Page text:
At IBM Think 2018, Michio Kaku, a futurist, predicts that AI will define the next era of computing—and the future of humanity.
LAS VEGAS— While the future of humanity will benefit greatly as artificial intelligence matures, even experts await that future with circumspection.
Futurists paint a picture of artificial intelligence (AI) as a shepherd of change over the next several decades but also as a harbinger of anxiety about jobs and human prospects more generally. Experts and AI providers alike intone regularly that the future of AI will mark an era of “man plus machine”—with computer-based intelligence augmenting human work rather than supplanting it.
Michio Kaku, a futurist, at IBM Think 2018, discussing AI and its potential impact on humanity.
“We’re going to have instantaneous knowledge,” said Michio Kaku, author of The Future of Humanity, and a speaker at the IBM Think 2018 conference. “And you’ll be able to talk back [to AI-enabled things, and they] will talk back to you,” Kaku said. “You’ll have expert information wherever you go.”
AI will make health information accessible to patients without them having to go to a doctor. It could provide doctors with access to information during surgery. Customer-service representatives will be better equipped to provide information to customers in the moment. Readily available information at one’s fingertips will make almost all processes more efficient and contribute to better outcomes.
At the same time, AI could disrupt the human workforce greatly, noted Kaku, who warned that a smarter future comes with tradeoffs.
AI, he said, does “pose an existential threat.” Much of that threat, Kaku said, involves the long-term impact on the human workforce. According to some estimates, about 30% of the activities in 60% of all occupations could be automated.
The displacement is already taking place, noted Jeff Hesse, a PwC principal. According to Hesse, workers will need to adapt and develop new skills, even over the next five years. Data analytics and robotics will be areas of growth in the workforce.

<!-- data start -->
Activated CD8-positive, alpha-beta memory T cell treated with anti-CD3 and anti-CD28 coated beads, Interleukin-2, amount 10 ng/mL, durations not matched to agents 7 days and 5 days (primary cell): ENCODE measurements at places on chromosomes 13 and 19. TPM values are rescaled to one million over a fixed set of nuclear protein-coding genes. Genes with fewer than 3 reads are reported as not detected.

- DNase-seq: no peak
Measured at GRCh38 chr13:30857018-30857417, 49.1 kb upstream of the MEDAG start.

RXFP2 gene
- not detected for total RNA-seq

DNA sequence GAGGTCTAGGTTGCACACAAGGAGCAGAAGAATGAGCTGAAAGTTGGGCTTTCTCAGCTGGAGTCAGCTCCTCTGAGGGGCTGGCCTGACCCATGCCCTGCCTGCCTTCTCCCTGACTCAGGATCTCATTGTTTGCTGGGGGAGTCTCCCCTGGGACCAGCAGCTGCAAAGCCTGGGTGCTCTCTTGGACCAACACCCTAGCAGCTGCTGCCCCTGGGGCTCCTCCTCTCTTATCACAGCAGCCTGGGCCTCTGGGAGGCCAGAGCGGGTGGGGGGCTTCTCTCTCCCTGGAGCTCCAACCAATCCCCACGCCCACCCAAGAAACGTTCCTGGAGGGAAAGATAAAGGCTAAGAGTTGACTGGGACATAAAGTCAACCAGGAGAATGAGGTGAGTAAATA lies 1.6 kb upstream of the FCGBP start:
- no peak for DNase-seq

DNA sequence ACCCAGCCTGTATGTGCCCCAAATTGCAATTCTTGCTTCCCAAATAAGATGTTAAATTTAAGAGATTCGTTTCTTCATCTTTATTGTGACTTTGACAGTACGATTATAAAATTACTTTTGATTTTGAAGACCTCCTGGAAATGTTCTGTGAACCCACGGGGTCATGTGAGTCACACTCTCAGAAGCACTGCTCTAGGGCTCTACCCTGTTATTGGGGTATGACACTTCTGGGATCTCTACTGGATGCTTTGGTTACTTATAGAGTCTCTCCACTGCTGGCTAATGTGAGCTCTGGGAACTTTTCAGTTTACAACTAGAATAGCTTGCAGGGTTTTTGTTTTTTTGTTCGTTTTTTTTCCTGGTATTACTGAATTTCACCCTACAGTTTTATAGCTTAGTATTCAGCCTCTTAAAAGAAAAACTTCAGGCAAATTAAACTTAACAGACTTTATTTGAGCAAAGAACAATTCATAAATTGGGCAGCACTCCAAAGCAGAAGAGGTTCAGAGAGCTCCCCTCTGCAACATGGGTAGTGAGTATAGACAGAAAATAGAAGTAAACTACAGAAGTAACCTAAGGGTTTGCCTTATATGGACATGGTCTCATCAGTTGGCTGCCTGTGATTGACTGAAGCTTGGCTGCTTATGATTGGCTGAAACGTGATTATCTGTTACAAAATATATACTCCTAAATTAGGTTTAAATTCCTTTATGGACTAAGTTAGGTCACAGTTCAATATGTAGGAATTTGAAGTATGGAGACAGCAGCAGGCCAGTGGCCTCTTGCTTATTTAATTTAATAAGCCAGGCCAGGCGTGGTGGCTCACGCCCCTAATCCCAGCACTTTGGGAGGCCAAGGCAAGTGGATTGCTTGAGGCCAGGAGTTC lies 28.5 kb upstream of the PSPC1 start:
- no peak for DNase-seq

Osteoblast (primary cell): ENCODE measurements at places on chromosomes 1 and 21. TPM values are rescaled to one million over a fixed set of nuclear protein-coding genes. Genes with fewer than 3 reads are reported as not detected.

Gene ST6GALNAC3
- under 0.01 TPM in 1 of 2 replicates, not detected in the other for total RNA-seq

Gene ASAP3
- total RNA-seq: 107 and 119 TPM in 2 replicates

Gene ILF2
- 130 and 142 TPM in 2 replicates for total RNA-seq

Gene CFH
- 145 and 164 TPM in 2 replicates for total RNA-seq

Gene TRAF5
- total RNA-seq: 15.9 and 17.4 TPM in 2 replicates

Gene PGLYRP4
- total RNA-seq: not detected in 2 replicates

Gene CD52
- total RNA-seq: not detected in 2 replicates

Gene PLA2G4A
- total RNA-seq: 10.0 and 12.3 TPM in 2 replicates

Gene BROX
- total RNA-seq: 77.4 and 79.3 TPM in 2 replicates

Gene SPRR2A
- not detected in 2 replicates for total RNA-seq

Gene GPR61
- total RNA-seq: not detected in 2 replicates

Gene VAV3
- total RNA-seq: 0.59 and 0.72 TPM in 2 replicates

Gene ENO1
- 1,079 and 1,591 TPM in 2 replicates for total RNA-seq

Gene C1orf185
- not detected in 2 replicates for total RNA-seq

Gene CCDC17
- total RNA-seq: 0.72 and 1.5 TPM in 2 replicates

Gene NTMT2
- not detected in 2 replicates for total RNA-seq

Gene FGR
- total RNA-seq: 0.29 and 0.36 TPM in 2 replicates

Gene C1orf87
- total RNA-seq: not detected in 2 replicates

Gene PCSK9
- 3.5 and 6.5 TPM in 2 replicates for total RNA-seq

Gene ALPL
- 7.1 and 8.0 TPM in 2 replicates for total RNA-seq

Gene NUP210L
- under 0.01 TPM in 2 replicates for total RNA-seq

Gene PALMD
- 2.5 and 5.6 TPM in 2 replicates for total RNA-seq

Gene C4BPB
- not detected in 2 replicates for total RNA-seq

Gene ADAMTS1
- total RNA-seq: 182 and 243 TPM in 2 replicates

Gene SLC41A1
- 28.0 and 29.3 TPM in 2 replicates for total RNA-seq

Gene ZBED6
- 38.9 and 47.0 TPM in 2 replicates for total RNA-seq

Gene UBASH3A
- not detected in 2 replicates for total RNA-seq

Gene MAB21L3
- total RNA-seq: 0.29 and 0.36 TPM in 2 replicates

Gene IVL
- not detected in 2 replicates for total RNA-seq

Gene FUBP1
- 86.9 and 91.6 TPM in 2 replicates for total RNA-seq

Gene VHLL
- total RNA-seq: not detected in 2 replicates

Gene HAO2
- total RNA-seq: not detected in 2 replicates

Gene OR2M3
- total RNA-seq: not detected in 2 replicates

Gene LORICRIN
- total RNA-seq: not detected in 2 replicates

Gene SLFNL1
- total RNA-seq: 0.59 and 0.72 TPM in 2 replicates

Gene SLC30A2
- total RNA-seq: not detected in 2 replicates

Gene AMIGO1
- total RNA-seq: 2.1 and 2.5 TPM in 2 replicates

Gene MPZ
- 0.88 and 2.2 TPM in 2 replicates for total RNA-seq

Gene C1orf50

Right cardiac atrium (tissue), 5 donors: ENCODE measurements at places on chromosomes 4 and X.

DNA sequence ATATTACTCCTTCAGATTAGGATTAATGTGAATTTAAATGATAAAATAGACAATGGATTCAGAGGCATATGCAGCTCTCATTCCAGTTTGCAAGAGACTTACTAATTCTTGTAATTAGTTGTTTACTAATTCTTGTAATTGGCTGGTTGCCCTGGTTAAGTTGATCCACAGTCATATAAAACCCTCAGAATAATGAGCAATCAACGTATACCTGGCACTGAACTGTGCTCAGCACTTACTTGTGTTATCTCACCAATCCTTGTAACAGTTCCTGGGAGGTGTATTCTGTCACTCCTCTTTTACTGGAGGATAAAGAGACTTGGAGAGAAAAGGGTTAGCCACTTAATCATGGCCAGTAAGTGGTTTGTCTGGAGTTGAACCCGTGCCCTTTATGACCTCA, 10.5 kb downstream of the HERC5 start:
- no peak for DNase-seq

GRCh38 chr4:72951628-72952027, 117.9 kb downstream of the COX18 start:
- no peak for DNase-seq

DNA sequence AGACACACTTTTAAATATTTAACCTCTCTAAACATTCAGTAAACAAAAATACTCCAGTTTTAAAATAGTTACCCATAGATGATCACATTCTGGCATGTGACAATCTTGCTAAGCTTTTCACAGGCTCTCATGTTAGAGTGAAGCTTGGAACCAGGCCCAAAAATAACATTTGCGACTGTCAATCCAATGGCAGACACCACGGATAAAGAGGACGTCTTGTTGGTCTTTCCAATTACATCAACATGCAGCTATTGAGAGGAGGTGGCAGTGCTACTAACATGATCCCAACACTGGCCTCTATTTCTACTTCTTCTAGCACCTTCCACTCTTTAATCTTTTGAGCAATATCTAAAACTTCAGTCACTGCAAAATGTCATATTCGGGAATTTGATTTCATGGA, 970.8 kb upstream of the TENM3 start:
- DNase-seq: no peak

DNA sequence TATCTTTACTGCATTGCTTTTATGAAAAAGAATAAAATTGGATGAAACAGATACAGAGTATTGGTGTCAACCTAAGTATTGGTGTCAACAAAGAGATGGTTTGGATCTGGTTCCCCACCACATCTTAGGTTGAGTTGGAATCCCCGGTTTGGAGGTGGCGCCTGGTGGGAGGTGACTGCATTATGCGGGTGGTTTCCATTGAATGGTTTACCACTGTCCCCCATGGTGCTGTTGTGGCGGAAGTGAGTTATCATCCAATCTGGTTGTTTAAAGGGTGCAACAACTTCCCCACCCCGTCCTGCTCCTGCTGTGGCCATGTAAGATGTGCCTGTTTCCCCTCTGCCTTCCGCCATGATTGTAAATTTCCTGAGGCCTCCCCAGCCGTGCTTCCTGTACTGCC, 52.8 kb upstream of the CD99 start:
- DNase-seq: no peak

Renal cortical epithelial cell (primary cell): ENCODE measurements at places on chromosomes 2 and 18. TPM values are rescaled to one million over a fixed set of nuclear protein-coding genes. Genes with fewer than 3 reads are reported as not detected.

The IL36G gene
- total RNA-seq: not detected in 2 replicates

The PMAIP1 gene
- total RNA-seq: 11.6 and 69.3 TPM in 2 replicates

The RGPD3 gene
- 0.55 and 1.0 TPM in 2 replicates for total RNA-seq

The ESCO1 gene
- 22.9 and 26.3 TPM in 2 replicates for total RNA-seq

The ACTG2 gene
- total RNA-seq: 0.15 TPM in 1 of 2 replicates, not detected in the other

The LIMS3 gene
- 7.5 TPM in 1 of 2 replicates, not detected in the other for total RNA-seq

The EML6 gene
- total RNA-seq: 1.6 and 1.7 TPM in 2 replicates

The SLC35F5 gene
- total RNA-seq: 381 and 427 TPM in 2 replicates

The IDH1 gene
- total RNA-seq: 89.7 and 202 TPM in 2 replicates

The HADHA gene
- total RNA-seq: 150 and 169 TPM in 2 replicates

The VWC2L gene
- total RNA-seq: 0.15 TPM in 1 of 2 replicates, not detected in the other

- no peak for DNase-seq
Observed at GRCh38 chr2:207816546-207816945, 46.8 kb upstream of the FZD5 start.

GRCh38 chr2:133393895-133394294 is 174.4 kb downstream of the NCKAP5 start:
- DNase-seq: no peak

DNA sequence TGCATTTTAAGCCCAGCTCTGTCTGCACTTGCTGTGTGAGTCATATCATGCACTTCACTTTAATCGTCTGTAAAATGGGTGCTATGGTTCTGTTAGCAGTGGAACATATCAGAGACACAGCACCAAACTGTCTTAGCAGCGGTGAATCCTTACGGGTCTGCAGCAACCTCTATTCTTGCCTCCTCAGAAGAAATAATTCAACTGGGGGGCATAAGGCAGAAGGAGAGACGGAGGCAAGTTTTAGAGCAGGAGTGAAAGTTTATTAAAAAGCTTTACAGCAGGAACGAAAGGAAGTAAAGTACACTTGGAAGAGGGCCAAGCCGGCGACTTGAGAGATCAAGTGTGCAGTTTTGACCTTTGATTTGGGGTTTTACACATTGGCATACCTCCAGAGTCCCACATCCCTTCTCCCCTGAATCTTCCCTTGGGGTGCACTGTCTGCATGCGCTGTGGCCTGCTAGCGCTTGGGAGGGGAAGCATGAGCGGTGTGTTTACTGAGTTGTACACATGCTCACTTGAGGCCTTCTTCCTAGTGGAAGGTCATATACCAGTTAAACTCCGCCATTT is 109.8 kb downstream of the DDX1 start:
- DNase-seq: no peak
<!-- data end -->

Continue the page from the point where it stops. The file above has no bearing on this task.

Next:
Kaku forecasted the future of artificial intelligence as superimposed on industries like healthcare. AI could enable less invasive procedures. Patients, he predicted, will be able to swallow a pill capsule outfitted with a camera to provide imagery of their intestines, obviating the need for a colonoscopy. “It gives new meaning to the phrase Intel inside,” he quipped.
AI might offer the possibility for understanding and slowing the aging process, Kaku postulated. Bone, skin, cartilage and organs can be grown. “Because of AI, because of computer technology, we may be able to solve the problem of the aging process,” he said.
At the same time, Kaku intimated, if mishandled, AI could raise the specter of human reengineering. Bionic limbs and artificially grown hearts and livers are now a reality, and healthcare professionals should be on guard against organizations using AI to select for certain healthy attributes and discriminate against those without them.
Kaku also noted that AI will change human memory and have a different kind of effect on posterity. AI is already used to create holograms that digitize a human entity and capture its memories, voice and image. Those holograms can make memories more permanent, even after the individual is long gone.
Today, however, a hologram imbued with flawless AI is still a ways off. As the New Yorker noted earlier this year, a hologram of Eva Schloss, a friend of Anne Frank and a Holocaust survivor, was prone to short-circuiting when asked questions such as, “Can you tell me about your brother?” The artificial being became confused and offered up random answers rather than pertinent responses. Microsoft Tay, a chatbot released in 2016, was promptly retired after it learned and replicated hate speech from online chat rooms.
These examples highlight the immaturity of AI, despite significant advances in recent years. They also support the argument that proponents make about how AI will augment human work, processing and decision making.
“This will be an era of man plus machine, not an era of man vs. machine,” said Ginni Rometty, CEO of IBM, during her keynote. “Man and machine always get a better answer than man alone or machine alone,” she said.
Lauren Horwitz is the managing editor of Cisco.com, where she covers the IT infrastructure market and develops content strategy. Previously, Horwitz was a senior executive editor in the Business Applications and Architecture group at TechTarget;, a senior editor at Cutter Consortium, an IT research firm; and an editor at the American Prospect, a political journal. She has received awards from American Society of Business Publication Editors (ASBPE), a min Best of the Web award and the Kimmerling Prize for best graduate paper for her editing work on the journal article "The Fluid Jurisprudence of Israel's Emergency Powers.”